Nobody wants to be avoidant. It’s not something that you list in
your CV as a remarkable quality or personality trait because it signals
that you are not dealing with the issues you should be dealing with.
You are not addressing the unpleasant or even painful aspects of your
life – and probably life in general!
However, avoidance is not something a bunch of avoidant people came
up with to legalise avoidance. It’s a human condition to assure
survival and the integrity of one’s body and mind. That’s why we don’t
walk on hot coals every day – unless we want to demonstrate to our self
and others that we are capable of great courage and can overcome our
When working with traumatised clients (either through child abuse,
sexual abuse, physical abuse, or neglect) that is exactly what we needs
to be understood. Traumatised clients who come to their therapy session
are exposing themselves each time to the possibility of having to walk
over hot coals. By coming they are showing great courage that deserves
It comes not as a surprise then that avoidance is a constant visitor
in therapy sessions. It is part of the nature of the beast that people
want to get away from the trauma, its memories, and its legacies. Let’s
get over it – let’s move on – let’s get a life! Avoidance is in a way
saying “Aren’t we there yet?” The journey is becoming too hard or too
How about using avoidance as a sign for urgently needed Self Care?
Let’s give the client a break and let her or him come up for air. The
client is signalling to the therapist that s/he is not ready yet to go
any further on that bed of hot coals. It’s time for sustenance and
recharging batteries. It may be time for resourcing clients and do some
happiness-work. Oh, how much I wished for therapists in general to be
as diligent about happiness-work as they are about ‘processing trauma’.
I am sure we would have fewer clients in crisis.
John Briere uses the concept of the ‘Therapeutic Window’ for
describing client’s ability to deal with traumatic content for managing
client’s ability to deal with traumatic content. Too little exposure to
painful memories is not effective and clients remain ‘underwhelmed’
while too much exposure is non-therapeutic and the client is
overwhelmed. The skill is to remain within the window of effectiveness.
This is not a new thing it’s been around for over 15 years.
The short answer is: Avoidance is Self Care. When I am avoiding I am
protecting myself against something that FEELS too hard to do. I might
need your help, your reassurance, your trust in my capabilities, or
some extra tools to go the next step. Please, don’t label me
non-compliant! If you do, you missed the whole point!
10 thoughts on “When Does Avoidance Become Self-Care?”
Yes, avoidance really shouldn’t been listed as a mental illness, it is a valid expression of self care. Dogs who have been hit recoil from a friendly touch, it doesn’t mean they are mental, they rightfully associate a human hand with something painful and dangerous. It takes time for them to trust again, and it is the same with us abused humans! I avoid getting too close to people too quickly, because I associate intimacy with abuse, because that’s where abuse occurred. That is normal in relation to my experiences, it is not mental illness, in fact, it proves I am mentally cognisant and aware. Slowly kindness will bring me back to trusting again, and avoidance is in the meantime, protecting me from potential further abuse by trusting too quickly. Thankyou!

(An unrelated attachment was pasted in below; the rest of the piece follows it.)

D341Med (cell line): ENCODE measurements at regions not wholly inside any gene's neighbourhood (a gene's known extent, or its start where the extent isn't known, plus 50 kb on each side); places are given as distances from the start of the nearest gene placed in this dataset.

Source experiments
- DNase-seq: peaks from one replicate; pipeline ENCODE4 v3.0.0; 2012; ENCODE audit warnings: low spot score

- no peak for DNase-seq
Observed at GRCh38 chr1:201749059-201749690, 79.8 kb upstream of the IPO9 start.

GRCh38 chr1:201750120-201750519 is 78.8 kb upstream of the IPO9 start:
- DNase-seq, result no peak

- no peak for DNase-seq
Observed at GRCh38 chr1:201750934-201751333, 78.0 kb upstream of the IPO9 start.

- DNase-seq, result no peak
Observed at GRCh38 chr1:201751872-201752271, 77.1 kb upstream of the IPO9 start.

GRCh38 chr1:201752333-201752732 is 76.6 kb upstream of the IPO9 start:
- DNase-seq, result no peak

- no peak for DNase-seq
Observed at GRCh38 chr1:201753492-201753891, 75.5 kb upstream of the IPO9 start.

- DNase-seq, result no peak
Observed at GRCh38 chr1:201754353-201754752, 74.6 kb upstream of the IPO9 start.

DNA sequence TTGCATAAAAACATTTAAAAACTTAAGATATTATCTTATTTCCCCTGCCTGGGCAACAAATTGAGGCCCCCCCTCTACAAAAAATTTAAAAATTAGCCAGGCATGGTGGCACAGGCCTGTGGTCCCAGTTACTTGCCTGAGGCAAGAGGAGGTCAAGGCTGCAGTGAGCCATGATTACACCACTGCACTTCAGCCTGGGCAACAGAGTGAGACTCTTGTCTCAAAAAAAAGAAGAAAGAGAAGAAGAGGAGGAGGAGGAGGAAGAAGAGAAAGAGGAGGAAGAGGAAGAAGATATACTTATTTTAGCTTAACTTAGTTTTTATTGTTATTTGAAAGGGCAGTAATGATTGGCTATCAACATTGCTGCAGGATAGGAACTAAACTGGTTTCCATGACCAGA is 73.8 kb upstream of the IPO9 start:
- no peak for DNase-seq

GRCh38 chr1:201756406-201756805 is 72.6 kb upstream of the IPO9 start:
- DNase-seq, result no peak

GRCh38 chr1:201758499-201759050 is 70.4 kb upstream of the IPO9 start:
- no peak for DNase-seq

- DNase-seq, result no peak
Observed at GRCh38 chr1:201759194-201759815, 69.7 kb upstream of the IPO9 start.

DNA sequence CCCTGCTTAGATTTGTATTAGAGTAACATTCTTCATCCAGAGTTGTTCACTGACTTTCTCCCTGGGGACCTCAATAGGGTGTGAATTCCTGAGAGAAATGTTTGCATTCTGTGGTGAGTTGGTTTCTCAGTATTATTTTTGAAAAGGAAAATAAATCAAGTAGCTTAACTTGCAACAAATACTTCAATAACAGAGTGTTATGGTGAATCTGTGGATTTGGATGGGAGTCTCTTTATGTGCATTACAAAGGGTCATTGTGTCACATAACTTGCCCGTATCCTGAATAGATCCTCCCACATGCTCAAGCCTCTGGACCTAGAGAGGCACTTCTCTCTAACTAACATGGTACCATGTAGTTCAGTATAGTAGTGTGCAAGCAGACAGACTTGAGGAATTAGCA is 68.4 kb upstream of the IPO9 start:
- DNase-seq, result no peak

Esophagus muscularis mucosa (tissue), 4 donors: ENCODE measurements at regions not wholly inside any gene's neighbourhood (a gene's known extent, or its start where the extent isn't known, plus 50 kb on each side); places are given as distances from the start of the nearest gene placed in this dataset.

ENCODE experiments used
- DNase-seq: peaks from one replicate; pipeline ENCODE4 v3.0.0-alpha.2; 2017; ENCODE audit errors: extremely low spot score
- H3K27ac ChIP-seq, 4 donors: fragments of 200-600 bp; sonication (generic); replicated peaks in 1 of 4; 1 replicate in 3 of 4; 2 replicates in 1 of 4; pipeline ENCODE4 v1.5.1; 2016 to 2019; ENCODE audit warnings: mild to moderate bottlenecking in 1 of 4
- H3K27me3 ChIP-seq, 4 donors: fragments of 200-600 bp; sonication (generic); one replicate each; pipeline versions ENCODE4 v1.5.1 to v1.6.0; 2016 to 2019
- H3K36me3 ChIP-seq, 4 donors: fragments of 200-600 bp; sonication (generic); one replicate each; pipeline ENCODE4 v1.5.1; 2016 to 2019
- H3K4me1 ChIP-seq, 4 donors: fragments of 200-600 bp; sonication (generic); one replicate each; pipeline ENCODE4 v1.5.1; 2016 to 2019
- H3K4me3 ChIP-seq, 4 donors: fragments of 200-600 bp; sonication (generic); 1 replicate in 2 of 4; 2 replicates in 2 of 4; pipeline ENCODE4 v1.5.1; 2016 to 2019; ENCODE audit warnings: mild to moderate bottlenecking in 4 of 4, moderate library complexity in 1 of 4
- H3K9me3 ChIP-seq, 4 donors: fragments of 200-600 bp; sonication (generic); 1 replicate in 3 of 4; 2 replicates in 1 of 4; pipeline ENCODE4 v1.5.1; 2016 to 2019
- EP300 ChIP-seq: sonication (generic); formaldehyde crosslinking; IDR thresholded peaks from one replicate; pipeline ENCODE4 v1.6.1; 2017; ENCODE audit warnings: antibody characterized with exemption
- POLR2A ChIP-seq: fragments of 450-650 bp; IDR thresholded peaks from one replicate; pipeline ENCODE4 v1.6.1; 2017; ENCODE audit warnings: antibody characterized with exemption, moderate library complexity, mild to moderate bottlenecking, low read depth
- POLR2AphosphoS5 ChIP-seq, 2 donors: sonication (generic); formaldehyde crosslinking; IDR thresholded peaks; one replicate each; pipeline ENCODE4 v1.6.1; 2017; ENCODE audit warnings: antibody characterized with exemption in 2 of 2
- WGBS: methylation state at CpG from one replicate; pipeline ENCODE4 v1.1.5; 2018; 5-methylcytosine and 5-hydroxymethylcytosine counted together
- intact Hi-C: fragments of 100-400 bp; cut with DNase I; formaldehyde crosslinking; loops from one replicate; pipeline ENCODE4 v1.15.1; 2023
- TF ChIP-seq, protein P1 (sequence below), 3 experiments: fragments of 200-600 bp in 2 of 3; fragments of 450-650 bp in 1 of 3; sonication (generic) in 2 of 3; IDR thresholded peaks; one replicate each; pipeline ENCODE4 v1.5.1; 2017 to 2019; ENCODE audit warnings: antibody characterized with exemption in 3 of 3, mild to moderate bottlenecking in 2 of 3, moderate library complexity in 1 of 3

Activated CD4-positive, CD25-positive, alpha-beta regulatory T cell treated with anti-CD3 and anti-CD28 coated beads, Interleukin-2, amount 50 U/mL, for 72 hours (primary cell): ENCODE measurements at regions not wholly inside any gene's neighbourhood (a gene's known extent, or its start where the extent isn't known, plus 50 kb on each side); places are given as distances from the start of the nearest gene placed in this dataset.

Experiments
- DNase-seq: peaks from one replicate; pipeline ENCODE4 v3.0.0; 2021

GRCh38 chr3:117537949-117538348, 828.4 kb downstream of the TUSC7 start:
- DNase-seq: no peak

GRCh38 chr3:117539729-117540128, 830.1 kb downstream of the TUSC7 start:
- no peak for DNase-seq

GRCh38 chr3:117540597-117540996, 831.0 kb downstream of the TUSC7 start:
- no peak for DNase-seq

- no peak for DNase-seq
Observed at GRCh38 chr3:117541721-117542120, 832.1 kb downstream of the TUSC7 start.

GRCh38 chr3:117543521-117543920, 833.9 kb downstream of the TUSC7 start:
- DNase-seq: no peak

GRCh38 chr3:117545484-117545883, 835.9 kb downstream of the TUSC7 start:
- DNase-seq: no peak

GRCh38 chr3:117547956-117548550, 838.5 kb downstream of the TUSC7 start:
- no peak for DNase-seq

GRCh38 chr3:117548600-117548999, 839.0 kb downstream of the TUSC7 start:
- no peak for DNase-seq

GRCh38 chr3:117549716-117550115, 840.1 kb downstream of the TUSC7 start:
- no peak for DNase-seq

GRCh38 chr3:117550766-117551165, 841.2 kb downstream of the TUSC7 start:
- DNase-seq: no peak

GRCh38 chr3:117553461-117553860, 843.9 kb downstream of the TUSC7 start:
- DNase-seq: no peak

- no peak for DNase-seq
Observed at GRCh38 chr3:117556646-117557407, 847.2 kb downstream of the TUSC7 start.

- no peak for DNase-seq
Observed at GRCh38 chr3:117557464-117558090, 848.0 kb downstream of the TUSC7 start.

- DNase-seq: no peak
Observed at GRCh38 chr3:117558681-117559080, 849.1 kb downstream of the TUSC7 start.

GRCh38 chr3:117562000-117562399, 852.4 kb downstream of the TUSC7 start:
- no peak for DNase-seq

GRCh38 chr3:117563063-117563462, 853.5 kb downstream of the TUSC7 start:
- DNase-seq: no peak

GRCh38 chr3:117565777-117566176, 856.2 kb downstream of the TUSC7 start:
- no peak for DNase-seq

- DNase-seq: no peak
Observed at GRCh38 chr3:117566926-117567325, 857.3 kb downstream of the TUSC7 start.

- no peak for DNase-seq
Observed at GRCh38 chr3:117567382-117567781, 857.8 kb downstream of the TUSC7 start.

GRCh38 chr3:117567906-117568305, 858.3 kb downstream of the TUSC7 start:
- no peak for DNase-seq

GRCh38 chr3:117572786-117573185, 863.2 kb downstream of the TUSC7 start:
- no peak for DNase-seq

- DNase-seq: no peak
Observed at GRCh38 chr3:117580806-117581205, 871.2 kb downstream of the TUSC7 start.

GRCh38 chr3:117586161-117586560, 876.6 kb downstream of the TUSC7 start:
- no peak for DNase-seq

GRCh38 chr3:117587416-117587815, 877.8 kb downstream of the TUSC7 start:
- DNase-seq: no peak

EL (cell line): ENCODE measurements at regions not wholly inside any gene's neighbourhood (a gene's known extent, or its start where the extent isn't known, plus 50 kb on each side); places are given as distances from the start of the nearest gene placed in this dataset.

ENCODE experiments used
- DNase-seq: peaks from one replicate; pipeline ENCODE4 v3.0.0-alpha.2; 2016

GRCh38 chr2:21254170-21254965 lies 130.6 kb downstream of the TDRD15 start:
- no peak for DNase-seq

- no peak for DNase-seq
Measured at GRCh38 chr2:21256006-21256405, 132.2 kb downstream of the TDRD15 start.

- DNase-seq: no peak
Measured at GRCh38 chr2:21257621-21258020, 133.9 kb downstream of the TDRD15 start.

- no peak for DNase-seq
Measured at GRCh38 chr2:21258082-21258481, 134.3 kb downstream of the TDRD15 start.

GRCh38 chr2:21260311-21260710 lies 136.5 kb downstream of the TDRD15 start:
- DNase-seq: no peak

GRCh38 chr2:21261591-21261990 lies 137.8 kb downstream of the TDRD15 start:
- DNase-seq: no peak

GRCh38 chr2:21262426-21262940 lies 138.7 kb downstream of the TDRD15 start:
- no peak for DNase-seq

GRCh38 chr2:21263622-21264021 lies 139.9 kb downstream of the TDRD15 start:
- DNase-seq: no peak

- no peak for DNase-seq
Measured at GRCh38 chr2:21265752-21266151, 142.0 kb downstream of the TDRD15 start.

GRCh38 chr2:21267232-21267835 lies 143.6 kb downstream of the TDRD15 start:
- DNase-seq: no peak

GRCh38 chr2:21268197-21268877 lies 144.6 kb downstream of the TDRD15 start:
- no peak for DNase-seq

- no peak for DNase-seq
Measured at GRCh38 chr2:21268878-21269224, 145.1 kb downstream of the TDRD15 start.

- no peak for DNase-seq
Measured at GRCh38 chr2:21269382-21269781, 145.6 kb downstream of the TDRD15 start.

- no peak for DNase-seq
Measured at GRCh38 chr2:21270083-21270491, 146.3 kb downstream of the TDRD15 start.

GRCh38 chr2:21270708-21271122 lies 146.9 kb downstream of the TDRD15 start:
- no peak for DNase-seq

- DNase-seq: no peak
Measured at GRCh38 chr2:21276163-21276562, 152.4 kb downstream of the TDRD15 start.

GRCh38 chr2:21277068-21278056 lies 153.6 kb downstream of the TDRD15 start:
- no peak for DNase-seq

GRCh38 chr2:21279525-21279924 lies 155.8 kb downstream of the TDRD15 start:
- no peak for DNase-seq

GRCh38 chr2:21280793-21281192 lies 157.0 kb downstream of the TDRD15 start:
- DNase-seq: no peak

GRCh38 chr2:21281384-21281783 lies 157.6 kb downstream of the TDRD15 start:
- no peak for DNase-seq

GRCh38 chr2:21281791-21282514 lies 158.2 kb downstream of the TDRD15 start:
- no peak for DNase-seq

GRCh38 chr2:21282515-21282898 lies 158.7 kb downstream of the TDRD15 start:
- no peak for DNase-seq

I agree with Paul’s point of view on avoidance. I work, work, work on my issues and then reach a point of saturation where I can’t absorb anything else. Then I take a break from working on my issues for awhile until I am strong enough to go at the issues again. Usually I spend quiet time by myself, taking care of my needs and listening to that inner voice that says it is ok to start working on my issues again. During that time, it looks like I am sitting still doing nothing. I am doing plenty but it is on the inside where it doesn’t show. That is how I process things. Thanks for sharing this article.
I like the short answer: Avoidance is self-care. It gives the word AVOIDANCE a different spin on it when the last two words to the sentence are added, a more comforting and positive out look. I know that sometimes in my sessions with my therapist I avoid stuff, she is quick to pick it up tho, but sometimes I feel bad that I do it. Sometimes I dont understand why, sometimes I do, but I still revert to avoiding. My therapist is gentle with me tho and knows how far to take me into my stuff and then gentle brings me out. Eventually I get there, but I would agree in saying that avoidance is a constant visitor in therapy, this I have experienced and occasionally still do. Avoidance is self-care, I like that thats a kool way to look at it.
yea we found it – do you like our butterfly
Hehe!! it worked. Awesome!!! That looks more like uz!!!
thanks for that Ivory – lets see if it works
Hi Lochren, how did you change your image? I want to change mine.
how do you change these images, I want to put a blue butterfly in mine. I don’t like this image it looks unfinished.
Just wanted to thank you for posting this. Our latest therapy session, sparked in part by this, we spent quite some time discussing my avoidance, and how I know that avoidance is one of my ‘talents’. And that I think I’m ready for the proverbial kick up the backside… I don’t want to be persistently avoidant, but I need some hand-holding while I learn how to face up to things.
Thing is, I got there on my own. My therapist has always respected it when I’ve said “Don’t go there.” Turns out, she knew I’d eventually rock up one day and say “um… there’s some stuff we haven’t been talking about…” And I think it was important for me to come to it in my own time. If I’d felt blamed, or pressured, I don’t know that I would have felt able to say “It’s time…”
Awesome blog, btw.
Lochren of Ivory